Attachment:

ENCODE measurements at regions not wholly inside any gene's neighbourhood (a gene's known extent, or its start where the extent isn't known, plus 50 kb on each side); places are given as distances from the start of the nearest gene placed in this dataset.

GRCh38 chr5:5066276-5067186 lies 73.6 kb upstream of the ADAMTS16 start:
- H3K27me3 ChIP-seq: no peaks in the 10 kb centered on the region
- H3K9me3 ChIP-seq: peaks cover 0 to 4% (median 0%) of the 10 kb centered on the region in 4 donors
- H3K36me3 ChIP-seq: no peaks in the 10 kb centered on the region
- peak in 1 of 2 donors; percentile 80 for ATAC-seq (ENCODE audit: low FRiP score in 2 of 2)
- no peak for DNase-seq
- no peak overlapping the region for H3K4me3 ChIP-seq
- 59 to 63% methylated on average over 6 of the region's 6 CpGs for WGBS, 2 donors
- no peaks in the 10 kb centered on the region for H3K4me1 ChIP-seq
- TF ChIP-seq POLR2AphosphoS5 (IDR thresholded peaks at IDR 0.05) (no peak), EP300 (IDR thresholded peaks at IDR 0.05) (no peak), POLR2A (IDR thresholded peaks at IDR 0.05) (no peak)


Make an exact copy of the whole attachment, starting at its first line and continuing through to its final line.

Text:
ENCODE measurements at regions not wholly inside any gene's neighbourhood (a gene's known extent, or its start where the extent isn't known, plus 50 kb on each side); places are given as distances from the start of the nearest gene placed in this dataset.

GRCh38 chr5:5066276-5067186 lies 73.6 kb upstream of the ADAMTS16 start:
- H3K27me3 ChIP-seq: no peaks in the 10 kb centered on the region
- H3K9me3 ChIP-seq: peaks cover 0 to 4% (median 0%) of the 10 kb centered on the region in 4 donors
- H3K36me3 ChIP-seq: no peaks in the 10 kb centered on the region
- peak in 1 of 2 donors; percentile 80 for ATAC-seq (ENCODE audit: low FRiP score in 2 of 2)
- no peak for DNase-seq
- no peak overlapping the region for H3K4me3 ChIP-seq
- 59 to 63% methylated on average over 6 of the region's 6 CpGs for WGBS, 2 donors
- no peaks in the 10 kb centered on the region for H3K4me1 ChIP-seq
- TF ChIP-seq POLR2AphosphoS5 (IDR thresholded peaks at IDR 0.05) (no peak), EP300 (IDR thresholded peaks at IDR 0.05) (no peak), POLR2A (IDR thresholded peaks at IDR 0.05) (no peak)